Our Chairman, Seyi Obakin OBE, reflects on our impact in 2022.
With that in mind, Youth Futures achieved a huge amount in 2022. We focused on changing the system so that young people facing disadvantage are supported into good quality jobs. We launched our first place-based approach to systems change, commissioned research into what works to employ young people from marginalised backgrounds, and ramped up our face-to-face engagement with stakeholders.
In early 2022, as we emerged from the pandemic, there were encouraging signs of economic growth, with employers struggling to fill the surge in vacancies. Despite this, the recovery was not felt equally. Young people facing disadvantages still encountered the biggest challenges, including an increase in mental ill health and long-term unemployment.
This was worsened by the cost-of-living crisis, which deepened existing disparities for the most vulnerable. Unemployment and NEET (not in employment, education or training) levels have both increased, while the number of young people in employment has remained lower than pre-pandemic levels.
It looks likely that the economy will be stagnant in 2023 and that means we face a pivotal time for the youth labour market. Yet, our core mission of supporting young people into good jobs remains critical, perhaps even more so. Thus, our strategic focus will be on using evidence to mend a fragmented system, influencing how employment and training services are delivered and ramping up activity to improve employer recruitment and retention of young people. Thus our strategic focus will be on using evidence to mend a fragmented system, influencing how employment and training services are delivered and ramping up activity to improve employer recruitment and retention of young people.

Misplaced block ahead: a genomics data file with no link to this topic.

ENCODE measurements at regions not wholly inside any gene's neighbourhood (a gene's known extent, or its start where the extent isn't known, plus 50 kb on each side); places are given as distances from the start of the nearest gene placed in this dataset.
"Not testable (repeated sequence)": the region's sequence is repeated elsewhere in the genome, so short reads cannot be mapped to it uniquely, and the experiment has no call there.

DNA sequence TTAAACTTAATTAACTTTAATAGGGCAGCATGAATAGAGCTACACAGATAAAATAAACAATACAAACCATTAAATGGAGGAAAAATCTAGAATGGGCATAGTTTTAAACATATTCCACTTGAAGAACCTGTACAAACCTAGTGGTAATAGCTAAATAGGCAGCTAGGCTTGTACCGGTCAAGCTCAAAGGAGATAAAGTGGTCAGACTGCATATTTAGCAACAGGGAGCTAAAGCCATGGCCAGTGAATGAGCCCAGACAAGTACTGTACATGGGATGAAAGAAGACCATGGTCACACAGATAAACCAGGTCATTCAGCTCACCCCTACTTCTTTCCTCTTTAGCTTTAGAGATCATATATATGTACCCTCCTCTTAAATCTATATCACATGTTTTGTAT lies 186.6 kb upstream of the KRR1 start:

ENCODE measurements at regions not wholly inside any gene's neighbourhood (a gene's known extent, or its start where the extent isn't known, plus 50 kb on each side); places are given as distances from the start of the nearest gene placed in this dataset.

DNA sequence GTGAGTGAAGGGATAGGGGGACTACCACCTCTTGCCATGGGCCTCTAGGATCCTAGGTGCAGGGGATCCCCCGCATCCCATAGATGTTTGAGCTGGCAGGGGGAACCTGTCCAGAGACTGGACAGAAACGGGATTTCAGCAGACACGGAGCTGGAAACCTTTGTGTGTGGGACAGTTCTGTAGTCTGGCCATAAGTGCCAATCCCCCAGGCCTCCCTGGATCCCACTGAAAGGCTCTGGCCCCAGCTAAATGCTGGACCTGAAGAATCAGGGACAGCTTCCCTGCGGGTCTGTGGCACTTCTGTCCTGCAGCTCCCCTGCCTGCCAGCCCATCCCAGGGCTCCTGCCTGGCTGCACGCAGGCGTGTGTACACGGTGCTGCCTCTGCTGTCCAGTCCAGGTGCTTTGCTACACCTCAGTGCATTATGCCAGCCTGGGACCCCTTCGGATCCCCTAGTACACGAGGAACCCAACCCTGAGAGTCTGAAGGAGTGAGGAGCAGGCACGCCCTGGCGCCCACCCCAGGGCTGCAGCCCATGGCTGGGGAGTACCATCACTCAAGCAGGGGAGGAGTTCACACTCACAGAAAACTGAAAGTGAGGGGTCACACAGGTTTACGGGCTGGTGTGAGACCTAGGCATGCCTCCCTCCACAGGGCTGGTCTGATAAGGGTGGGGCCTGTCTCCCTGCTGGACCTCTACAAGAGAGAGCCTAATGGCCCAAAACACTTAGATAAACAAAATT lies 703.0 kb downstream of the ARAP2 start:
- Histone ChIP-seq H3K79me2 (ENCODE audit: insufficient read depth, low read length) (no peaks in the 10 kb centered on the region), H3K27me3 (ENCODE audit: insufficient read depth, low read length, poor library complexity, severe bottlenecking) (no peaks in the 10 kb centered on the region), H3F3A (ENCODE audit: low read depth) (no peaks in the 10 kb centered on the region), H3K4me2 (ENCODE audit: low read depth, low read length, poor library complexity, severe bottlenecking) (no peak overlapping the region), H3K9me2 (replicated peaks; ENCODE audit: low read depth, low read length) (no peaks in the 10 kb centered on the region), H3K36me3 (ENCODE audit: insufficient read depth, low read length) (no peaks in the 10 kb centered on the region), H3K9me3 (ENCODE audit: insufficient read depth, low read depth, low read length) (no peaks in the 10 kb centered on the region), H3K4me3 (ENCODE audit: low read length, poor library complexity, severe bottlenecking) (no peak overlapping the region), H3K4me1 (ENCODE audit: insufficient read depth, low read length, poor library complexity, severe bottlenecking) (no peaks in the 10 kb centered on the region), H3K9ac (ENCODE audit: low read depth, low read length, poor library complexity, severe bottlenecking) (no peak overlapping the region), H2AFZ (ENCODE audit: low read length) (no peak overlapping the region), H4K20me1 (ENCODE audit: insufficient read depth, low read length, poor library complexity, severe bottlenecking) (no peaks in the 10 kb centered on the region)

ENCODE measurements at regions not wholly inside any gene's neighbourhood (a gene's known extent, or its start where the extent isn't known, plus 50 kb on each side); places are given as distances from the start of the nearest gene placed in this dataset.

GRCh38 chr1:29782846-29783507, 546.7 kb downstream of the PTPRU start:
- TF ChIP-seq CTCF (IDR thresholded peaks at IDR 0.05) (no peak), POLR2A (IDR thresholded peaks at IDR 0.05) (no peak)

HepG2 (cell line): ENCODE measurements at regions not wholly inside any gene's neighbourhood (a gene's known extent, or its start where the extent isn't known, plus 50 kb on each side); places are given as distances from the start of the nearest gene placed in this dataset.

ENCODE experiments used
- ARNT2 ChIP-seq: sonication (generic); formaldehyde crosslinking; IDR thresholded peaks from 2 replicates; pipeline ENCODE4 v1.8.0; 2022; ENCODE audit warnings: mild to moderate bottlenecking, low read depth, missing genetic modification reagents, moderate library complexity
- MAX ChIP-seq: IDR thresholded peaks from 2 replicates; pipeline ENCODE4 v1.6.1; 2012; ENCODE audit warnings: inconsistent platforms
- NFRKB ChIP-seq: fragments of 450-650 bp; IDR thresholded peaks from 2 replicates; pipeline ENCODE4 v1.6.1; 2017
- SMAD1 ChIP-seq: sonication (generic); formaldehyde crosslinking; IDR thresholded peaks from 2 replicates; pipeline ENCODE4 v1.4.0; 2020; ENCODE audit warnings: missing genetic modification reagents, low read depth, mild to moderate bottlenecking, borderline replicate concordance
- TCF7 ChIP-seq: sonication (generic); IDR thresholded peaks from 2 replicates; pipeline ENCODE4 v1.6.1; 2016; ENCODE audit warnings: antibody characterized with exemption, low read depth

2023 is also our fourth full year of operation so the nature of our activities will change as the first wave of grants and evaluations end or evolve, and a new set of programmes is developed that builds on the last three years’ insights. Working with our partners and stakeholders, we shall keep driving long-term systemic change so that young people from marginalised backgrounds achieve their full potential.
Highlights from our 2022 Impact Report include:
- We gained official What Works Centre status, becoming the tenth member of the government’s What Works Network
- We launched our flagship national place-based programme, Connected Futures, with seven areas receiving phase 1 funding
- We commissioned a rapid evidence review, data analysis and a survey of over 2,200 young people from ethnic minority backgrounds
- We launched a new youth participation initiative with the Department for Work & Pensions and the Department for Education called ‘Your Voice, Your Say, Your Future’, in partnership with Youth Employment UK.
- We highlighted a potential £38bn dividend to the economy for improving NEET outcomes by co-producing a report with PwC on the Youth Employment Index
- Being awarded £20m additional Dormant Assets funding (taking our total to £110m)